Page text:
In the past, men were taught to make their partner the focal point of the performance, using expressions like “the man is the frame and the woman is the picture.” Today, this traditional obligation is weaker. Many men display themselves almost as much as they display their partners. For example, Pavel, a male dancer, is as involved in appearance work as his wife [Tsvetanka]. Partners, he says, “have to match well, and they have to look beautiful, and they have to match the bodies.” To accomplish this, Pavel works on every aspect of his body and its presentation. Because he does not want to be too “chubby” or too skinny, in addition to careful diet and practice and the many hours he spends coaching and teaching students, he takes gyrotonics classes, uses a Pilates machine at home, and has a personal trainer at the gym. He needs the personal trainer, he says, “because my legs are long compared with my torso.” In order to be, “connected with the center [of your body], you get tired.” He works on his upper body, and on general physical toning.

Pavel has a complicated routine before each competition. He eats, drinks coffee, and does pushups to engage his core, and then focuses on his appearance. He shaves and does his hair, as well as his partner’s. As Tsvetanka puts on her makeup, he offers her constant advice, “Do more of this. Don’t do that.” Sometimes they fix their costumes, or experiment with something new. Finally, two hours before the competition, when they are happy with their looks, they warm up together, and get into the competitive mood by listening to music and talking quietly.

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Ballroom dancing and the allure of intimacy

The season finale of “Dancing with the Stars” — the hit TV show that pairs professional dancers with celebrities in a dance competition — drew close to 20 million viewers, and is currently moving along in its 13th season. Suffice it to say, it’s a hit. But maybe not just because it offers an opportunity to catch glimpses of celebs-of-times-past (Mel B. from the Spice Girls, Ricki Lake, etc) butchering the samba or stumbling shamefully through the foxtrot.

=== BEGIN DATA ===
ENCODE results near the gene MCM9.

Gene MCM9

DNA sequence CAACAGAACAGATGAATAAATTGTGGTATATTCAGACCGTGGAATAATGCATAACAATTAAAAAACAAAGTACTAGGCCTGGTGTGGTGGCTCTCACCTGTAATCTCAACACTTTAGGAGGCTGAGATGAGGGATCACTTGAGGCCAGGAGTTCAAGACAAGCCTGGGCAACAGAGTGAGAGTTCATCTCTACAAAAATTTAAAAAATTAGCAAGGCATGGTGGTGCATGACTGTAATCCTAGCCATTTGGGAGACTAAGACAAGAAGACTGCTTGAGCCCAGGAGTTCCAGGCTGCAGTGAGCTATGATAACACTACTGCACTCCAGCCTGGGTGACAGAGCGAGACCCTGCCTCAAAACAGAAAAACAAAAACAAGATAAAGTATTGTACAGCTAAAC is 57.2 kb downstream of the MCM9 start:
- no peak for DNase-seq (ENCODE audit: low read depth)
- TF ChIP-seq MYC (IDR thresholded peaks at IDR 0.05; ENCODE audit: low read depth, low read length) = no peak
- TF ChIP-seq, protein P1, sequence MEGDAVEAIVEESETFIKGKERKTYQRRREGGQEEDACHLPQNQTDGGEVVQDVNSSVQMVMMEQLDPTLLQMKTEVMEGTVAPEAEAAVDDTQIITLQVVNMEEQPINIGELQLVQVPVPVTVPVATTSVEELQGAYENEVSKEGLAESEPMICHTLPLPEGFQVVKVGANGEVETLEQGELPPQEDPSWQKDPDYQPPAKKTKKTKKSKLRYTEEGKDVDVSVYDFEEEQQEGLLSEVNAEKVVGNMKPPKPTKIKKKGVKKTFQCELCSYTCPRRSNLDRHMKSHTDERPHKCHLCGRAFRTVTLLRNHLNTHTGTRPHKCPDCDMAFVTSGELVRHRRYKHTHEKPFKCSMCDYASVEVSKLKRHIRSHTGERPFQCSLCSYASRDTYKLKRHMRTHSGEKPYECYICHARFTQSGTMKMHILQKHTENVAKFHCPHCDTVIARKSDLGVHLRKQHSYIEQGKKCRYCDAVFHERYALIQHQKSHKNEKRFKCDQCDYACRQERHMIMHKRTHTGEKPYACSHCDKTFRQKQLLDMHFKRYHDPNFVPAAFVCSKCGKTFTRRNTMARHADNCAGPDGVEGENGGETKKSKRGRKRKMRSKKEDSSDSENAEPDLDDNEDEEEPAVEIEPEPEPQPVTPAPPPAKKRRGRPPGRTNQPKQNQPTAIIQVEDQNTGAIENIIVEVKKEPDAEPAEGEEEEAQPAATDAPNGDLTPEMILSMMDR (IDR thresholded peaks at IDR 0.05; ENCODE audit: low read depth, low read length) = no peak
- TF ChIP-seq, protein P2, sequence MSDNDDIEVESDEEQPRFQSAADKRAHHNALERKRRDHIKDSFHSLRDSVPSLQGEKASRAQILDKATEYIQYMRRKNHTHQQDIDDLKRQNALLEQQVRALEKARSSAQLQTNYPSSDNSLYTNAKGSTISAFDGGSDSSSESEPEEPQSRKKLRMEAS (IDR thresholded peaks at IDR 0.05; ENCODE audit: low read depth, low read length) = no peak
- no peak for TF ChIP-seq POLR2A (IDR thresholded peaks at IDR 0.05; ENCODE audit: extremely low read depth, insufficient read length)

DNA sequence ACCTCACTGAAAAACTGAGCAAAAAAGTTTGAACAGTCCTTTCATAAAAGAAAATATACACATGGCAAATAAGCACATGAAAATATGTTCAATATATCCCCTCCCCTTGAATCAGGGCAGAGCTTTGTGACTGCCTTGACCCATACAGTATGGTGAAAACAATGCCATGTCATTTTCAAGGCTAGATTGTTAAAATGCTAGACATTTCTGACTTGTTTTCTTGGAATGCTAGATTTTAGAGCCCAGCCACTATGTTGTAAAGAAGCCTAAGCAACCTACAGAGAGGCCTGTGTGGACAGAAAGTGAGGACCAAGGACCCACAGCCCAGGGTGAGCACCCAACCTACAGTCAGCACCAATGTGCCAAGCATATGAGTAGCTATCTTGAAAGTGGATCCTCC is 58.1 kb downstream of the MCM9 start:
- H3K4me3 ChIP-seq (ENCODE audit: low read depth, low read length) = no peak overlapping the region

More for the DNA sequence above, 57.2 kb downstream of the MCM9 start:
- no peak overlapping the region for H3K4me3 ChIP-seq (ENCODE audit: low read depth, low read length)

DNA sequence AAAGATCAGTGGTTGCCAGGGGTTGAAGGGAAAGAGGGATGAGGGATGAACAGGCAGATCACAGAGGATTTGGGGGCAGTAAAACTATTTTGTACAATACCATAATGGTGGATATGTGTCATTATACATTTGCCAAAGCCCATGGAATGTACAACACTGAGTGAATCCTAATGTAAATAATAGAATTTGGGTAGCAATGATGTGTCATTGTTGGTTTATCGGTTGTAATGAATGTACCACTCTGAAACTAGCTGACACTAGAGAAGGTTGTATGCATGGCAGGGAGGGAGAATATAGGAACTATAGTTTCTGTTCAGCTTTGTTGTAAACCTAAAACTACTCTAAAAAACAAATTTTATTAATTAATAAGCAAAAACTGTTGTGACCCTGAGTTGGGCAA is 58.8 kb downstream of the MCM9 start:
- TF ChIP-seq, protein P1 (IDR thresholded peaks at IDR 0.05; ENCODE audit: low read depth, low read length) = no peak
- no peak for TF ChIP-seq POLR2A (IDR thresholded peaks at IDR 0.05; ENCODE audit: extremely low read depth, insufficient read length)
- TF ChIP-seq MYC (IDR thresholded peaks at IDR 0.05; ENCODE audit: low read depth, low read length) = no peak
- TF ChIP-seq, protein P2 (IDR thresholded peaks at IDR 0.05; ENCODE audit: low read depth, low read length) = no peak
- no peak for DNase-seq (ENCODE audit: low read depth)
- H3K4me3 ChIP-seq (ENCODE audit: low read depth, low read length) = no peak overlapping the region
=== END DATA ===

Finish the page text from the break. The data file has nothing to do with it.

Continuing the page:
According to Temple University sociologist Julia Ericksen, audiences are drawn to the romantic connection on display between partners – and the appeal of ballroom dancing as a whole lies in its offer of “instant intimacy.”

“In the modern world, many people don’t always have time to develop relationships and make long-term commitments, and the thing about dancing is you get all the warmth and intimacy and connection without having to make the commitment,” Ericksen said.

For her new book, Dance with Me: Ballroom Dancing and the Appeal of Instant IntimacyJulia Ericksen interviewed 60 dancers from all levels and backgrounds to explore new depths within the world of competitive ballroom dance. Check out the video below, as the author takes a dance lesson and talks about her work, including some surprising findings.


YouTube Direkt

Read the full article by Kim Fischer here.

“Monoga­my is not natural, nonmonogamy is not natural. Variation is what’s natural.”

Judith StaceyMark Oppenheimer’s epic and exciting piece on Dan Savage’s new framework for marriage included an extensive interview with Judith Stacey, author of Unhitched: Love, Marriage, and Family Values from West Hollywood to Western China. I thought Prof. Stacey gave the best quote of the article (printed above), and gave Savage’s argument the academic perspective it lacked.